Southpaw

Is Southpaw More Rocky or Raging Bull?

Boxing, by its very nature, is a highly cinematic sport. Some of the earliest filmed images are of a pugilistic dance, the ballet of mano-a-mano providing character, drama, and even comedy in watching two fighters duke it out.

The late 70s/ early 80s saw two films that solidified the genre in two vastly different ways – Rocky setup for modern audiences the definitive underdog story, while Raging Bull milked the operatic nature of life both in and out of the ring. So vast is the shadow of these two films that it’s almost impossible not to pigeonhole any fight drama that comes after it into one of these two corners of the ring.

Yet at its best Southpaw tries to have it both ways, and when it reaches for that lofty goal it’s a film to be lauded.  It’s ambitions are to be more than just a Rocky redux, and there are times when it’s clear that director Antoine Fuqua is dancing into Scorsese’s camp. 

Unfortunately for the film, these moments are few and far between, so we’re left with a film that feels in some ways redundant, another grasp at what Stalone’s film did to such great effect. What’s different, perhaps, is that they forgot part of what makes Rocky so remarkable, divorced from some of its more pyrotechnic sequels, is that the titular character lost his fight.

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So, why watch Southpaw at all if it feels kind of like a Rocky III remake? It’s surely not for the storyline, which unfortunately plays as clichéd and predictable as one might fear. No, the real charm of the film, such as it is, is that the performers are genuinely giving their all. There’s a palpable satisfaction at watching Jake Gyllenhaal be entirely convincing as a man named Hope. 

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Jake’s physical transformation is of course the most overt demonstration of his commitment to the role, but there are in fact quieter, more subtle elements that evoke just what a terrific actor he has become. His anguish feels as believable as his rage, yet it’s the moments where you get a sense of the punch-drunk haziness that the film (briefly) elevates to a richer level. Joined by the likes of Forest Whitaker and Rachel McAdams, he’s got some real red-meat acting moments to delve into, and they’re a real pleasure to experience.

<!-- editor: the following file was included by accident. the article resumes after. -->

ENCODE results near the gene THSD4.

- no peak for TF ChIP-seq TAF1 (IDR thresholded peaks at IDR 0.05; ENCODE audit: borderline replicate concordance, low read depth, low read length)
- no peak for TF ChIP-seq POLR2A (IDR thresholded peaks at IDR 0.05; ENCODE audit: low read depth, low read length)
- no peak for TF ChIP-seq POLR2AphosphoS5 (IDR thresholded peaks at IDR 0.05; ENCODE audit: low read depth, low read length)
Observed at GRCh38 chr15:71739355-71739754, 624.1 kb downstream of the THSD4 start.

In the ring there’s an equal intensity, even if the opponents come across as mere comic book caricatures. Similarly, while 50 Cent comports himself adequately, his role is both underdeveloped and uninteresting, a poor simulacra of both Don King mashed with Tom Cruise’s role in Jerry McGuire. 

Despite the film never quite coming together there remains a genuine sense that Fuqua and Gyllenhaal really want this film to be not only entertaining but in some ways more than that. It’s obvious that they’ve done their homework, they’re aware of the strange kind of hubris that’s needed to do a fight film with any kind of originality, given that we’re less inclined to have new boxing films than, say, yet another Zombie massacre or comic book origin story. 

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It’s unfair, perhaps, to hold this film to the standards of other legendary boxing films, yet that’s perfectly in keeping with the idiom. We have at its narrative core the context between two, a dialectical matchup pitting one against the other, with the loser being found wanting. What other genre of film is best positioned to be measured against its opponents, what other storyline more conducive to being punched at to see if it has the stamina to stay on its feet? 

Southpaw may stumble, its footwork maybe wobbly and its storyline at times farcically clichéd, yet as an exercise in performance and a showcase for its leads it’s a gratifying piece. A legendary fight it’s not, but as a workout for Gyllenhaal and his collaborators it’s worth the time spent in the ring.   

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